Standard

How do students source and supply drugs? Characteristics of the university illegal drug trade. / Bennett, Trevor; Holloway, Katharine.

In: Substance Use and Misuse, Vol. 54, No. 9, 29.07.2019, p. 1530-1540.

Research output: Contribution to journalArticle

Harvard

APA

Vancouver

Author

BibTeX

@article{e479810827de474a8ddd0cf415b78afd,
title = "How do students source and supply drugs? Characteristics of the university illegal drug trade",
abstract = "Background: It is widely known that a proportion of university students use drugs. However, much less is known about how they source and supply their drugs. Objectives: In this article, we investigate student drug trading activity, including how they obtained their drugs, whether they sold drugs, and the extent to which their drug trading might be described as a form of “social supply”. Methods: A survey was conducted of all students across seven of the nine universities of Wales. In total, 7855 students submitted a questionnaire and 1877 of these reported drug use in the current academic year. All students who reported using one or more illegal drugs in the current academic year were asked how they obtained their drugs, how they funded their drug use, whether they had sold, traded or given away illegal drugs, along with their motives for drug trading. Results: The results showed that about half of users obtained drugs solely from friends and associates and one-fifth obtained them solely from external dealers. One-quarter used friends and associates as well as external markets. In many cases, supplying drugs amounted to sharing them or giving them away. However, over one-third of students said that they had sold drugs. Conclusions: Overall, the methods of sourcing and supplying drug among university students shares features of both “social supply” and “traditional” drug markets. We conclude that the student drug market investigated is best described as a “hybrid” combination of both.",
keywords = "University students, drug use, social supply, drug markets",
author = "Trevor Bennett and Katharine Holloway",
year = "2019",
month = jul,
day = "29",
doi = "10.1080/10826084.2019.1590415",
language = "English",
volume = "54",
pages = "1530--1540",
journal = "Substance Use and Misuse",
issn = "1082-6084",
publisher = "TAYLOR & FRANCIS INC",
number = "9",

}

RIS

TY - JOUR

T1 - How do students source and supply drugs? Characteristics of the university illegal drug trade

AU - Bennett, Trevor

AU - Holloway, Katharine

PY - 2019/7/29

Y1 - 2019/7/29

N2 - Background: It is widely known that a proportion of university students use drugs. However, much less is known about how they source and supply their drugs. Objectives: In this article, we investigate student drug trading activity, including how they obtained their drugs, whether they sold drugs, and the extent to which their drug trading might be described as a form of “social supply”. Methods: A survey was conducted of all students across seven of the nine universities of Wales. In total, 7855 students submitted a questionnaire and 1877 of these reported drug use in the current academic year. All students who reported using one or more illegal drugs in the current academic year were asked how they obtained their drugs, how they funded their drug use, whether they had sold, traded or given away illegal drugs, along with their motives for drug trading. Results: The results showed that about half of users obtained drugs solely from friends and associates and one-fifth obtained them solely from external dealers. One-quarter used friends and associates as well as external markets. In many cases, supplying drugs amounted to sharing them or giving them away. However, over one-third of students said that they had sold drugs. Conclusions: Overall, the methods of sourcing and supplying drug among university students shares features of both “social supply” and “traditional” drug markets. We conclude that the student drug market investigated is best described as a “hybrid” combination of both.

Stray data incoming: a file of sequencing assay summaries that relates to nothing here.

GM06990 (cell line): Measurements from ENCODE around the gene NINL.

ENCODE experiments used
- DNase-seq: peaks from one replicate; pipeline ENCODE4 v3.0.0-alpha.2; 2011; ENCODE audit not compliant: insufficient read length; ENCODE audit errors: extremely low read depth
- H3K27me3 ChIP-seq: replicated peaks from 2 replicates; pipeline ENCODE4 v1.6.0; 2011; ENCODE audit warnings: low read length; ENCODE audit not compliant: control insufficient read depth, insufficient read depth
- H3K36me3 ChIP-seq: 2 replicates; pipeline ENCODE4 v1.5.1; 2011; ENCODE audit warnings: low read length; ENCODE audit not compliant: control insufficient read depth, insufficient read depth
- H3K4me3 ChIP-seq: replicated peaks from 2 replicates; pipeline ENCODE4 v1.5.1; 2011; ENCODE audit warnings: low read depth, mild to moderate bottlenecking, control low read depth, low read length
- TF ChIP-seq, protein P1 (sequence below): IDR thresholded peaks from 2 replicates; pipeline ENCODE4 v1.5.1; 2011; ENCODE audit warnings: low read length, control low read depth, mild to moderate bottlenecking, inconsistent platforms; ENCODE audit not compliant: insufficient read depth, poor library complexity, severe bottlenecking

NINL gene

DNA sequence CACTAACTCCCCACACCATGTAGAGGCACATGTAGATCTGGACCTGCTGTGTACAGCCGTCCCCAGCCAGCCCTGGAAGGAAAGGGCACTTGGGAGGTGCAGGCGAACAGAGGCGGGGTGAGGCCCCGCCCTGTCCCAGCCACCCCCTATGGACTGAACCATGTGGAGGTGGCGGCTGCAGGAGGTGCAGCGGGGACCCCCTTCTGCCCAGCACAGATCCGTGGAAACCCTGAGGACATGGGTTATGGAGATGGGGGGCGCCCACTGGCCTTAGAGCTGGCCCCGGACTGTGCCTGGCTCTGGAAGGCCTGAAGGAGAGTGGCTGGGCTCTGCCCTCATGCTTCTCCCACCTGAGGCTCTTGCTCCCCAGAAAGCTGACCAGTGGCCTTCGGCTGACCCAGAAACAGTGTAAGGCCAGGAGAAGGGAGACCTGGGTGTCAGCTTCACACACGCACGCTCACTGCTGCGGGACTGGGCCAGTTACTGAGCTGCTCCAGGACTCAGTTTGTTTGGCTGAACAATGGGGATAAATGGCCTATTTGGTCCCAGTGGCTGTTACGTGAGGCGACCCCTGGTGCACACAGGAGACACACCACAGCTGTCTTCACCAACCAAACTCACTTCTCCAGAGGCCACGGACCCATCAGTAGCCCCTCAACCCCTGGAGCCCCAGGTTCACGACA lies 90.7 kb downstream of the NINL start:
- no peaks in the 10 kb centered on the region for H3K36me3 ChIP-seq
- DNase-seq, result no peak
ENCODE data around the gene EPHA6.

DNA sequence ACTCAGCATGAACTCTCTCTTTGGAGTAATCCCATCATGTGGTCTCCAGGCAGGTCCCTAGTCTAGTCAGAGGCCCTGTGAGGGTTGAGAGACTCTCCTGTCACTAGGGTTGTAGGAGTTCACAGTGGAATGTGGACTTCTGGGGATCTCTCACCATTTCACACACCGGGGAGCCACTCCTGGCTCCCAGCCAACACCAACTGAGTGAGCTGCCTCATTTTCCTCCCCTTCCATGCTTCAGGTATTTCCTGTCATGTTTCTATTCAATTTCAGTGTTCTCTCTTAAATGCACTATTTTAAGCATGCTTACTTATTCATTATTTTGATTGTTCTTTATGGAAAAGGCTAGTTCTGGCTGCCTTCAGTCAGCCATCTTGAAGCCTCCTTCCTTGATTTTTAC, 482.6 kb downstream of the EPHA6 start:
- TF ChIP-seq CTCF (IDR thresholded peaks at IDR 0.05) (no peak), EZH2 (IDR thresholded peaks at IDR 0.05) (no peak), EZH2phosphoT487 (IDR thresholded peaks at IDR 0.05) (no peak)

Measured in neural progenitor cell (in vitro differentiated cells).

AB - Background: It is widely known that a proportion of university students use drugs. However, much less is known about how they source and supply their drugs. Objectives: In this article, we investigate student drug trading activity, including how they obtained their drugs, whether they sold drugs, and the extent to which their drug trading might be described as a form of “social supply”. Methods: A survey was conducted of all students across seven of the nine universities of Wales. In total, 7855 students submitted a questionnaire and 1877 of these reported drug use in the current academic year. All students who reported using one or more illegal drugs in the current academic year were asked how they obtained their drugs, how they funded their drug use, whether they had sold, traded or given away illegal drugs, along with their motives for drug trading. Results: The results showed that about half of users obtained drugs solely from friends and associates and one-fifth obtained them solely from external dealers. One-quarter used friends and associates as well as external markets. In many cases, supplying drugs amounted to sharing them or giving them away. However, over one-third of students said that they had sold drugs. Conclusions: Overall, the methods of sourcing and supplying drug among university students shares features of both “social supply” and “traditional” drug markets. We conclude that the student drug market investigated is best described as a “hybrid” combination of both.

KW - University students

KW - drug use

KW - social supply

KW - drug markets

U2 - 10.1080/10826084.2019.1590415

DO - 10.1080/10826084.2019.1590415

M3 - Article

C2 - 30955401

VL - 54

SP - 1530

EP - 1540

JO - Substance Use and Misuse

JF - Substance Use and Misuse

SN - 1082-6084

IS - 9

ER -

ID: 3157229